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Ransomware: Detecting the source

What is the best way of quickly identifying the source of a ransomware attack before further damage is caused?

Managing the risk ransomware poses is a challenge for IT security teams in business of all sizes. One of the great threats ransomware poses is the encryption of file shares that users have access to and the associated potential for enormous data loss and business interruption. IT security teams often identify ransomware when it is in the process of encrypting these shares and need to identify the source rapidly in order to prevent further damage, or ensure that the process does not repeat when backups are restored.

But what is the best way to identify the “patient zero” system in such cases? MWR’s Investigations & Incident Response team are often asked this very question and so we have prepared the following information to help teams identify and contain these incidents as early as possible.

Ownership

Firstly, when Ransomware encrypts a file, it usually takes ownership of it, or creates a ransom note. The most effective way to identify the source of the attack quickly is to identify the file owner’s domain user account from which the ransomware is being deployed, and look for the computers on the network that are using that account.

From there, two options are available for rapid containment:

  • Revoke the user account’s access to shares; and
  • Physically isolate the infected computer from the network

To identify the owner, open the file properties of the file that identify the owner:

RF properties

Alternatively, PowerShell can be used to identify the owner as well using GET-ACL against one of the encrypted files or ransom notes:

GET-ACL .\ransom.txt | Select Owner

From time to time, challenges such as the security identifier (SID) not resolving to a username arise. There are a number of methods to resolve user SIDs to user names as follows:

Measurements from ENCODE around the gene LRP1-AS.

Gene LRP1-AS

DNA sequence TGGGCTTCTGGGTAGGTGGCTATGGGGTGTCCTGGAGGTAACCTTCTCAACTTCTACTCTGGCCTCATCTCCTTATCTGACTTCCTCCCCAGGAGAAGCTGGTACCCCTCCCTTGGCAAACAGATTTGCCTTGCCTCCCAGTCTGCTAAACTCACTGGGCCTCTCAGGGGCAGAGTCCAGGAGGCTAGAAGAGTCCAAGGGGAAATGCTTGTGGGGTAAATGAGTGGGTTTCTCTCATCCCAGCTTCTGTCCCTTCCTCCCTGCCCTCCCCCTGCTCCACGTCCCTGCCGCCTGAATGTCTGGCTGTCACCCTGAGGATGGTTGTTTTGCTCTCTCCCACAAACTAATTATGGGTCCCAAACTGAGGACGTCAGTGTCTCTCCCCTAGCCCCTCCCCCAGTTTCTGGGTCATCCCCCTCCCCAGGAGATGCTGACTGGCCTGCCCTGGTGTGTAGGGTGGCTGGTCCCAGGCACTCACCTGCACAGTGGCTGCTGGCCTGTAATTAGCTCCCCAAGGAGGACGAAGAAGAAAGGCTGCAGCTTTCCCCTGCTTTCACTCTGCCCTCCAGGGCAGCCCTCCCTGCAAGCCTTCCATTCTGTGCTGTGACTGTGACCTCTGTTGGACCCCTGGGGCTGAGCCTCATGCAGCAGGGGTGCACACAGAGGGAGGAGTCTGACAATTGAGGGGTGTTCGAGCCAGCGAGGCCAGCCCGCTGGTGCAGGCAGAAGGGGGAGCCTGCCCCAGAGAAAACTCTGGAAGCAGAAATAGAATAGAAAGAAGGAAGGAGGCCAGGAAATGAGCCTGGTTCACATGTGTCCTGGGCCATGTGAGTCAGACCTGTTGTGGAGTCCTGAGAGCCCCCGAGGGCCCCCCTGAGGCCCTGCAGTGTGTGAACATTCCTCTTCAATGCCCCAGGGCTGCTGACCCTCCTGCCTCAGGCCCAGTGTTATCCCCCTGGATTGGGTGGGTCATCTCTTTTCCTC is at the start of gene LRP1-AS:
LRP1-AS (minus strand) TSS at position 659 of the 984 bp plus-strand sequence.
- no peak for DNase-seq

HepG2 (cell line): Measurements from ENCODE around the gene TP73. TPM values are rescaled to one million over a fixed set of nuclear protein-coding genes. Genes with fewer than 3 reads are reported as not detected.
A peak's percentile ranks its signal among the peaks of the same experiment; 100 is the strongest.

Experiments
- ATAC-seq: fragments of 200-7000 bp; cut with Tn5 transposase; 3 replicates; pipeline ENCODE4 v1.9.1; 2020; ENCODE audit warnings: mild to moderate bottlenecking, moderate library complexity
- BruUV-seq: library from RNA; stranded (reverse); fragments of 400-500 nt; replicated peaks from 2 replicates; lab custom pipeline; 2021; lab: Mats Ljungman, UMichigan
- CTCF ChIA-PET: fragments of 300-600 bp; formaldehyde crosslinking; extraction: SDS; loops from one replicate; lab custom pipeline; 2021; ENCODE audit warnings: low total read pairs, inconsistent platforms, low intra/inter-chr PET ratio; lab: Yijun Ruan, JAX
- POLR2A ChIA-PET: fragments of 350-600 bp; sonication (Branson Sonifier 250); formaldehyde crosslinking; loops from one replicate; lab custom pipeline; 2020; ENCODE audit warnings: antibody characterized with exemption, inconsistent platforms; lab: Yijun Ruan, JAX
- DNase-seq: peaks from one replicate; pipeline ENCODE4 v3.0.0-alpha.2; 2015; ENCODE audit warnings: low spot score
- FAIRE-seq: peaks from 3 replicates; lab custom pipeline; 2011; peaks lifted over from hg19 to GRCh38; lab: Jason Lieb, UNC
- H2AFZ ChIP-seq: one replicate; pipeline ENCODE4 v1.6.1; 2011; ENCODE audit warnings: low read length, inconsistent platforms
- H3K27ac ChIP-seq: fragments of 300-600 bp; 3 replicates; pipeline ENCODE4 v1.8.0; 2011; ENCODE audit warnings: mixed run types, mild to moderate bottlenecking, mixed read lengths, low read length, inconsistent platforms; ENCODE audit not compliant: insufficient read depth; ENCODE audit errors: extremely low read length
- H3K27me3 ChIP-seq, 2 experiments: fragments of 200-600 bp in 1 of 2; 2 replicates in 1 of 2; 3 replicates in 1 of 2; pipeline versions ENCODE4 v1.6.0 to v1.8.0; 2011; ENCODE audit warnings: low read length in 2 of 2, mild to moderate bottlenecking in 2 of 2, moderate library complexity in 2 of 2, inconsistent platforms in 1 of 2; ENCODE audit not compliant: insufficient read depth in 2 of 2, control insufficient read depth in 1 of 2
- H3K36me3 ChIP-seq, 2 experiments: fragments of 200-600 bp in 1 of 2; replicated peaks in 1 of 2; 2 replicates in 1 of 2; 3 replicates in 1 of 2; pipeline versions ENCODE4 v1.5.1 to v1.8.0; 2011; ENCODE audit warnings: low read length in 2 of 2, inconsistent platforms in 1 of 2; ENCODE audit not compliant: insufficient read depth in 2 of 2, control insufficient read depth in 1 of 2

-        WMI (through command line):

wmic useraccount where sid='S-1-5-21-123456789-123456789-1234567890-1234’ get name

-        PowerShell – domain environment:

$strSID="S-1-5-21-123456789-123456789-1234567890-1234"
$uSid = [ADSI]"LDAP://<SID=$strSID>"
echo $uSid

Once the username has been obtained, the actual computer that the user account is currently logged in from must be found (Remote Server Administration Tools for Windows must be installed with the Active Directory Module for Windows PowerShell enabled).

NOTE: Searching in this manner may take a large amount of time depending on the size of your domain.

$Computers = Get-ADComputer -Filter {Enabled -eq 'true'}
ForEach ($comp in $Computers) {
    $Computer = $comp.Name
     Write-Host "Querying $Computer"
     $csvTmp = quser /server:$Computer | ForEach { (($_.trim() -replace "\s+",","))}
         $queryResults = (($csvTmp -split '\n')[0] + '-2' | Out-String).trim() + "`n" + ($csvTmp | Select -Skip 1 | Out-String).trim() | ConvertFrom-Csv
    ForEach ($queryResult in $queryResults) {
        $User = $queryResult.USERNAME
         If (($User -match "[a-z]") -and ($User -ne $NULL)) {
            Write-Host $Computer logged in by $User on session type $sessionType
            $SessionList = $SessionList + "`n`n" + $Computer + " logged in by " + $User
        }
    }
}
$SessionList | findstr "USERNAME"

From here, network administrators should be able to assist in identifying the physical host based on the network architecture, subnet and through querying network infrastructure devices.

In addition to the above, if the attack is currently ongoing, there are other options to look for active sessions and open files in Windows Server environments.

-        Active user sessions:

Computer Management -> System Tools -> Shared Folders -> Sessions

-        Open files:

Users with shared files that are currently opened: